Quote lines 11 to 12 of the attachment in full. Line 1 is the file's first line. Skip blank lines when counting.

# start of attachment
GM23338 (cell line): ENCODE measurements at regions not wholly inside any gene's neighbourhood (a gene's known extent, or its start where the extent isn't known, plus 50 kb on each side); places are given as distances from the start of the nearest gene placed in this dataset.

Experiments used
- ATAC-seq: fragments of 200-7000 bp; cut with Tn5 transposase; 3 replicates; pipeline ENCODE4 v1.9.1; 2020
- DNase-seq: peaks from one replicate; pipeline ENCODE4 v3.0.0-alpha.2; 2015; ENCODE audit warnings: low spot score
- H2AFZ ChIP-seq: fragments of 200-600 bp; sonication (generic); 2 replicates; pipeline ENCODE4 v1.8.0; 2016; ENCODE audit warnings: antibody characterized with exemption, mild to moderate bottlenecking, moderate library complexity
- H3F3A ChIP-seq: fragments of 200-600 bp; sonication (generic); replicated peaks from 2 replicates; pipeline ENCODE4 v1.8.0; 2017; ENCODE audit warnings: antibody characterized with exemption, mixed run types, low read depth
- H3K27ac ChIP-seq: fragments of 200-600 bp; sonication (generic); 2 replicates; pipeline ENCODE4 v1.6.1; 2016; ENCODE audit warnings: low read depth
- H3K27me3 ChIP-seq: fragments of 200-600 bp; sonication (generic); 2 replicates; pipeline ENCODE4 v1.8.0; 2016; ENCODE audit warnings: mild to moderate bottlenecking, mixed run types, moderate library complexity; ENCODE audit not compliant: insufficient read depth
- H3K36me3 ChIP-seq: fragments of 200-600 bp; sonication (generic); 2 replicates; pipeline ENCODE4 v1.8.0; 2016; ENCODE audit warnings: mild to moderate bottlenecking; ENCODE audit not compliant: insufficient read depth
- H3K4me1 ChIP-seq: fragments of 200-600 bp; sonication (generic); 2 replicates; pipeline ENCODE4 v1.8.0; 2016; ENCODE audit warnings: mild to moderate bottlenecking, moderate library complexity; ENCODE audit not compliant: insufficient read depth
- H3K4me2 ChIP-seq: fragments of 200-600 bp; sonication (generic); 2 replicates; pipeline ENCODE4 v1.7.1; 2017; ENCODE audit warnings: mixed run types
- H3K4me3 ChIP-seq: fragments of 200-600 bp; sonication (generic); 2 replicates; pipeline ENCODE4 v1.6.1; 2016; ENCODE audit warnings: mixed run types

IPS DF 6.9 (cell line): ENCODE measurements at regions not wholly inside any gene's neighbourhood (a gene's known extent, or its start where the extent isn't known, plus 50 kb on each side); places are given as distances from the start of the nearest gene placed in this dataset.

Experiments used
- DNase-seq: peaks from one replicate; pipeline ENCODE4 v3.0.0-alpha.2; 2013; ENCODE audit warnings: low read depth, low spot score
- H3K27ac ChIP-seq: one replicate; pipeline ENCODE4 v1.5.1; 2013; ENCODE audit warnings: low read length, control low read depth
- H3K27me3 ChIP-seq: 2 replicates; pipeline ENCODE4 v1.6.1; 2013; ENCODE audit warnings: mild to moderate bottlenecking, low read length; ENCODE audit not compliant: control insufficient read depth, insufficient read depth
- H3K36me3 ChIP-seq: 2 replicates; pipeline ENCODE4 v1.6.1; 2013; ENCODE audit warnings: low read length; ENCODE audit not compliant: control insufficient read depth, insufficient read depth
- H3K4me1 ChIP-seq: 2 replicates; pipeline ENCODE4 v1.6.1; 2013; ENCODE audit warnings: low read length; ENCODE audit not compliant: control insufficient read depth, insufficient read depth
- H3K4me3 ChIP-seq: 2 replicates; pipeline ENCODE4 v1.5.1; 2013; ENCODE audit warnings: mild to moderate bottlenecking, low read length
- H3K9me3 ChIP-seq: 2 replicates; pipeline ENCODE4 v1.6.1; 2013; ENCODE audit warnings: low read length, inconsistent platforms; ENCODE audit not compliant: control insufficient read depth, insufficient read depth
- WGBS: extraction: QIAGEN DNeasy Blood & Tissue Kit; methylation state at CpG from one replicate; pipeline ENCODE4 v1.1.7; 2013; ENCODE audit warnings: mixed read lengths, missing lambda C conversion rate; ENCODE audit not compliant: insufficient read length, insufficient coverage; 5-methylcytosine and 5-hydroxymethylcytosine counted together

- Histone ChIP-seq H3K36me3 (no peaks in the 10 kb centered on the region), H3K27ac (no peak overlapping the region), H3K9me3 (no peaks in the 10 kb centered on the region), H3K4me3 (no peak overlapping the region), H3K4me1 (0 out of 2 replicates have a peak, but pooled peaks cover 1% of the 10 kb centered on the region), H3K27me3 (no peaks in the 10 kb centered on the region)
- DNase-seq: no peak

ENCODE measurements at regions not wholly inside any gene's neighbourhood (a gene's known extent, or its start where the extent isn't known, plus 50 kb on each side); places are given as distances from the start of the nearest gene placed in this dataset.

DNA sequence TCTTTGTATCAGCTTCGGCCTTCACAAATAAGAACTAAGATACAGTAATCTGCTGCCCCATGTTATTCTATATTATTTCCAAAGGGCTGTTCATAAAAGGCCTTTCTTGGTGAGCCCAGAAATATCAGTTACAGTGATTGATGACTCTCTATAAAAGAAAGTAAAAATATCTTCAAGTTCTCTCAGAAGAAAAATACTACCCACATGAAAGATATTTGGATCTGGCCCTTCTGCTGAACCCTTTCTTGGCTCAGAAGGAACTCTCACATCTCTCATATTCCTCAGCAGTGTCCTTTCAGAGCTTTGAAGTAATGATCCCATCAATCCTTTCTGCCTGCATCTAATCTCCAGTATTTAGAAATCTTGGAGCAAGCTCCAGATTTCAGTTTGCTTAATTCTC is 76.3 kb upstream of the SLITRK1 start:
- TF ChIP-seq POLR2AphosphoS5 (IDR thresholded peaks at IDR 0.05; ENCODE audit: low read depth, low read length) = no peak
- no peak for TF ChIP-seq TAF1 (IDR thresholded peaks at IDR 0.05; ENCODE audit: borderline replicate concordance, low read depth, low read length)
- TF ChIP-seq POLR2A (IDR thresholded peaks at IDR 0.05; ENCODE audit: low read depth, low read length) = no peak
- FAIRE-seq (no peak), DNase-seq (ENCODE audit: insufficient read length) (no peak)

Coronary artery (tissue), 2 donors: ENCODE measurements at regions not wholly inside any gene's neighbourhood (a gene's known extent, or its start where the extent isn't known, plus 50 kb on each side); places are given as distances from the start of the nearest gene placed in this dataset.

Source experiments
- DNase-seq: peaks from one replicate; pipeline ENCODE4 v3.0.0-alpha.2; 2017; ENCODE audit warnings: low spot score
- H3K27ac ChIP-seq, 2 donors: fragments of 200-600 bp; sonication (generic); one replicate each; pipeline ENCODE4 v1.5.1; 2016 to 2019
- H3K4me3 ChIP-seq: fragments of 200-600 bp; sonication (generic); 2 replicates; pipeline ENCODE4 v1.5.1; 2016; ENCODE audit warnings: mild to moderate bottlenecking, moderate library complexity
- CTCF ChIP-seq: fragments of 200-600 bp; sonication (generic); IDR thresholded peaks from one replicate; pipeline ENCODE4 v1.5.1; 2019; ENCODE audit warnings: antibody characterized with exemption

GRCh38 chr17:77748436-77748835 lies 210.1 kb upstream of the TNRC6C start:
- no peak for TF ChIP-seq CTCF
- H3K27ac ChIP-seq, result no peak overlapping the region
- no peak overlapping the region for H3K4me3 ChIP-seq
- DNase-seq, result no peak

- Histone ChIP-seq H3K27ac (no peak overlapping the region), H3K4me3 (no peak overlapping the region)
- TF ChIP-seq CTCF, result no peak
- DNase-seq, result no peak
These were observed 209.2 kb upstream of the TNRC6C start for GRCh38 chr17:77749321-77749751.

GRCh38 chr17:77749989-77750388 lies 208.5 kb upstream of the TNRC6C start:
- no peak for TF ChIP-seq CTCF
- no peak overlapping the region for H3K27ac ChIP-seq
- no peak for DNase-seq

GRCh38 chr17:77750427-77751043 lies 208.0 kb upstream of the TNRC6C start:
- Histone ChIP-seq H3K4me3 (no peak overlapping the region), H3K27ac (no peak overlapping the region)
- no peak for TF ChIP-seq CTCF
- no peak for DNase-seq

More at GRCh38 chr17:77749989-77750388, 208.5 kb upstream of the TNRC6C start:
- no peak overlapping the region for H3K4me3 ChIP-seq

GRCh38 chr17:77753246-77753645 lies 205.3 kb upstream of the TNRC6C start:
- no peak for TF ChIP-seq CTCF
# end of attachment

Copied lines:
- H3K4me2 ChIP-seq: fragments of 200-600 bp; sonication (generic); 2 replicates; pipeline ENCODE4 v1.7.1; 2017; ENCODE audit warnings: mixed run types
- H3K4me3 ChIP-seq: fragments of 200-600 bp; sonication (generic); 2 replicates; pipeline ENCODE4 v1.6.1; 2016; ENCODE audit warnings: mixed run types